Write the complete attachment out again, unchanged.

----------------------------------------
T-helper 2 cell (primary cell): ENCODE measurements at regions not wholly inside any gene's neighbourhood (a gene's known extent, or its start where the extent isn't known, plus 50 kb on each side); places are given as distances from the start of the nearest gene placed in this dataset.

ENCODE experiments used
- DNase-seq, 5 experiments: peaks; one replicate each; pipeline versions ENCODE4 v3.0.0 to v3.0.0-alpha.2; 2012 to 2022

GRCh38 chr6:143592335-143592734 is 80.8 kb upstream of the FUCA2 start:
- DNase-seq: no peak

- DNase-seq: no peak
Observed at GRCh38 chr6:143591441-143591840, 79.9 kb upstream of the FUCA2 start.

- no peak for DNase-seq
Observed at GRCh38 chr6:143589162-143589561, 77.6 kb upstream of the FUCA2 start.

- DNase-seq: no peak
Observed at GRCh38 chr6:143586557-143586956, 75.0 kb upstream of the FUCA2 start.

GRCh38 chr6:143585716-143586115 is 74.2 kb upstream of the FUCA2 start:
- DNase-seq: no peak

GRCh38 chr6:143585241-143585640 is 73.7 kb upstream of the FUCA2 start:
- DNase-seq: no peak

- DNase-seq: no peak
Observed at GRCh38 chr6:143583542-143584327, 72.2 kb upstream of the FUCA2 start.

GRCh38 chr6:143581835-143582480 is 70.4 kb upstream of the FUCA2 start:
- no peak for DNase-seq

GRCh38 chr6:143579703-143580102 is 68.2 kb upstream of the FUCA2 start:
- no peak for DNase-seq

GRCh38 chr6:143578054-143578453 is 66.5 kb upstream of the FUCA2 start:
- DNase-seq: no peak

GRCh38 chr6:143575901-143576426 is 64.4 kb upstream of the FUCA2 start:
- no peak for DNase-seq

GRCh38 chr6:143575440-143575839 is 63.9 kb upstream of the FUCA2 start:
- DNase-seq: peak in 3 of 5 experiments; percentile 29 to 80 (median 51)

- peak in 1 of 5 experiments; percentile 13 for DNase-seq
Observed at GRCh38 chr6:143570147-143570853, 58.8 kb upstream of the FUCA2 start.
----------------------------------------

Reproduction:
T-helper 2 cell (primary cell): ENCODE measurements at regions not wholly inside any gene's neighbourhood (a gene's known extent, or its start where the extent isn't known, plus 50 kb on each side); places are given as distances from the start of the nearest gene placed in this dataset.

ENCODE experiments used
- DNase-seq, 5 experiments: peaks; one replicate each; pipeline versions ENCODE4 v3.0.0 to v3.0.0-alpha.2; 2012 to 2022

GRCh38 chr6:143592335-143592734 is 80.8 kb upstream of the FUCA2 start:
- DNase-seq: no peak

- DNase-seq: no peak
Observed at GRCh38 chr6:143591441-143591840, 79.9 kb upstream of the FUCA2 start.

- no peak for DNase-seq
Observed at GRCh38 chr6:143589162-143589561, 77.6 kb upstream of the FUCA2 start.

- DNase-seq: no peak
Observed at GRCh38 chr6:143586557-143586956, 75.0 kb upstream of the FUCA2 start.

GRCh38 chr6:143585716-143586115 is 74.2 kb upstream of the FUCA2 start:
- DNase-seq: no peak

GRCh38 chr6:143585241-143585640 is 73.7 kb upstream of the FUCA2 start:
- DNase-seq: no peak

- DNase-seq: no peak
Observed at GRCh38 chr6:143583542-143584327, 72.2 kb upstream of the FUCA2 start.

GRCh38 chr6:143581835-143582480 is 70.4 kb upstream of the FUCA2 start:
- no peak for DNase-seq

GRCh38 chr6:143579703-143580102 is 68.2 kb upstream of the FUCA2 start:
- no peak for DNase-seq

GRCh38 chr6:143578054-143578453 is 66.5 kb upstream of the FUCA2 start:
- DNase-seq: no peak

GRCh38 chr6:143575901-143576426 is 64.4 kb upstream of the FUCA2 start:
- no peak for DNase-seq

GRCh38 chr6:143575440-143575839 is 63.9 kb upstream of the FUCA2 start:
- DNase-seq: peak in 3 of 5 experiments; percentile 29 to 80 (median 51)

- peak in 1 of 5 experiments; percentile 13 for DNase-seq
Observed at GRCh38 chr6:143570147-143570853, 58.8 kb upstream of the FUCA2 start.